for(i=0;i<ddVal.length;i++)
{
$("#FORMPOSITION").append("<input type='text' name='ddG"+i+"' id='ddVL"+i+"'>");
}
});

consider the quotes before executing.

share|improve this answer

I tried and worked. Try it:

        $(document).ready(function() {
            $('#formName9').change(function() {
                var number = parseInt($('#formName9').val());
                if(number == 3) {
                    alert('3 HERE');
                }
            });
        });
share|improve this answer

Here's a sort of dynamic example using jQuery and CSS. I've provided a working jsFiddle.

This is the basic idea, you can work off of this and add more inputs if needed.

HTML:

<select id="formName9" name="blockUnits">
    <option selected="selected" value="1">1</option>
    <option value="2">2</option>
    <option value="3">3</option>
    <option value="4">4</option>
    <option value="5">5</option>
</select>
<div id="form1" class="hiddenForm form">Form 1</div>
<div id="form2" class="hiddenForm form">Form 2</div>
<div id="form3" class="hiddenForm form">Form 3</div>
<div id="form4" class="hiddenForm form">Form 4</div>
<div id="form5" class="hiddenForm form">Form 5</div>

jQuery:

$("#form1").show()
$("#formName9").change(function () {
    var form = "#form" + $(this).val();
    $(form).siblings(".hiddenForm").hide()
    $(form).show();
});

CSS:

.form {
    padding: 10px;
    border: 1px dotted #000;
    margin: 5px;
}
.hiddenForm {
    display: none;
}
share|improve this answer
    
I don't think that adding all DIV at the beginning and just SHOW/HIDE them is the best solution. You can easily create the DOM in a JS function... –  JoDev Mar 20 '13 at 8:58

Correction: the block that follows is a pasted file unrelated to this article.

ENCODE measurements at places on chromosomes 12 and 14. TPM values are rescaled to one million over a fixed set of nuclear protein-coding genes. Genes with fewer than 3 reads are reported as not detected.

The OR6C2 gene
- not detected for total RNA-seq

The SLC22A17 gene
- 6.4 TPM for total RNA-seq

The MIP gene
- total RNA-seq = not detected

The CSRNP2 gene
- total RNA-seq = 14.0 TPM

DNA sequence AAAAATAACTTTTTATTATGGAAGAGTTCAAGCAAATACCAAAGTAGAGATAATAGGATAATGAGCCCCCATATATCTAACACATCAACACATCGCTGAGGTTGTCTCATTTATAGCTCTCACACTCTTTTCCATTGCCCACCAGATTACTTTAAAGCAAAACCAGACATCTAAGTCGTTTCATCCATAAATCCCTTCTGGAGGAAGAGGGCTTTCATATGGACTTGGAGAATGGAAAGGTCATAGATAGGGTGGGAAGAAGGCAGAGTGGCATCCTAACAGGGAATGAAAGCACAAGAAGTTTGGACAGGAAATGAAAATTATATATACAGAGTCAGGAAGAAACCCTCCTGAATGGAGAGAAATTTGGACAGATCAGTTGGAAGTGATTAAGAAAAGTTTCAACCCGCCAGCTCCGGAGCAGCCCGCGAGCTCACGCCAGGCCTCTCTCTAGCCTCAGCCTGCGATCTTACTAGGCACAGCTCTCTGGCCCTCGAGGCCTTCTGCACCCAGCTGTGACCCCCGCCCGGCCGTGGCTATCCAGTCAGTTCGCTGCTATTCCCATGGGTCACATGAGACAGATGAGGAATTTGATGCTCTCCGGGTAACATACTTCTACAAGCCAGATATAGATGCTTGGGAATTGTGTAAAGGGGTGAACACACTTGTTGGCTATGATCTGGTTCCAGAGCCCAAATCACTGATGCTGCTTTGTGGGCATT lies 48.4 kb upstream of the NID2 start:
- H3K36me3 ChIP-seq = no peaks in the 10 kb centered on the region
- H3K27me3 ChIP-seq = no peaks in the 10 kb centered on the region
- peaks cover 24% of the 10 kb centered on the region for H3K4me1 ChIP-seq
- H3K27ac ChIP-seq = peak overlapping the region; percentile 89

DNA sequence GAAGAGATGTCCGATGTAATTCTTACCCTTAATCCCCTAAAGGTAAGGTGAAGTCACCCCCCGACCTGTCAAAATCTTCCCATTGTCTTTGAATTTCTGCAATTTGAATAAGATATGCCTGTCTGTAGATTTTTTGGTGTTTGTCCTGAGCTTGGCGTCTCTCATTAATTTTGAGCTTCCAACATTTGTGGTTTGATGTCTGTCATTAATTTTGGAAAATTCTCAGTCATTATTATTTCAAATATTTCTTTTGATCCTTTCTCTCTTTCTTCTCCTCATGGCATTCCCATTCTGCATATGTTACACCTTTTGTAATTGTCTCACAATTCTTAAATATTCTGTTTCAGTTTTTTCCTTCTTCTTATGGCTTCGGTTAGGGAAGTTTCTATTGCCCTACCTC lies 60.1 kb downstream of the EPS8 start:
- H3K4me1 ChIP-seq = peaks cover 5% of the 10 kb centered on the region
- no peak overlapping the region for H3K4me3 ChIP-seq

You definitely can, that's true. I've never been a big fan of using JS to do that sort of thing, so I personally try not to do that unless it's needed. Why would doing it in JS versus using a simple show/hide be better? –  Doctor Oreo Mar 20 '13 at 9:00
    
Ok, It's an alternative way, that's work fine and don't use a lot of JS. I confess. –  JoDev Mar 20 '13 at 9:06

You can use Ajax call, and add the response to the DOM, or directly add the DOM using JS.

For direct DOM, somethink like (using jQuery):

$('#formName9').on('change', function() {
   var selected = $(this).val();
   $('#aDomElement').empty();
   for (var i=1; i<=selected; i++) {
       $('#aDomElement').append(
           $('<div id="'+i+'">').html(
                   $('<input>').attr('name', 'input'+i).attr('type', 'text')
           )
        );
   }
});

Where aDomElement is the ID of an existing HTML element.

share|improve this answer
    
Why would you use Ajax? You aren't making any requests to other pages. –  James Donnelly Mar 20 '13 at 8:43
    
Ajax was just if you wan't to add some particular treatment (like database call) before to show input –  JoDev Mar 20 '13 at 8:49
    
doing the same thing, but without the AJAX, only Jquery. it it works this will the solution –  Hunain Mar 20 '13 at 8:52
    
@JoDev the question didn't mention anything about database calls. –  James Donnelly Mar 20 '13 at 8:53
    
@Hunain this is basically a copy of my answer without any explanation of what's going on... –  James Donnelly Mar 20 '13 at 8:54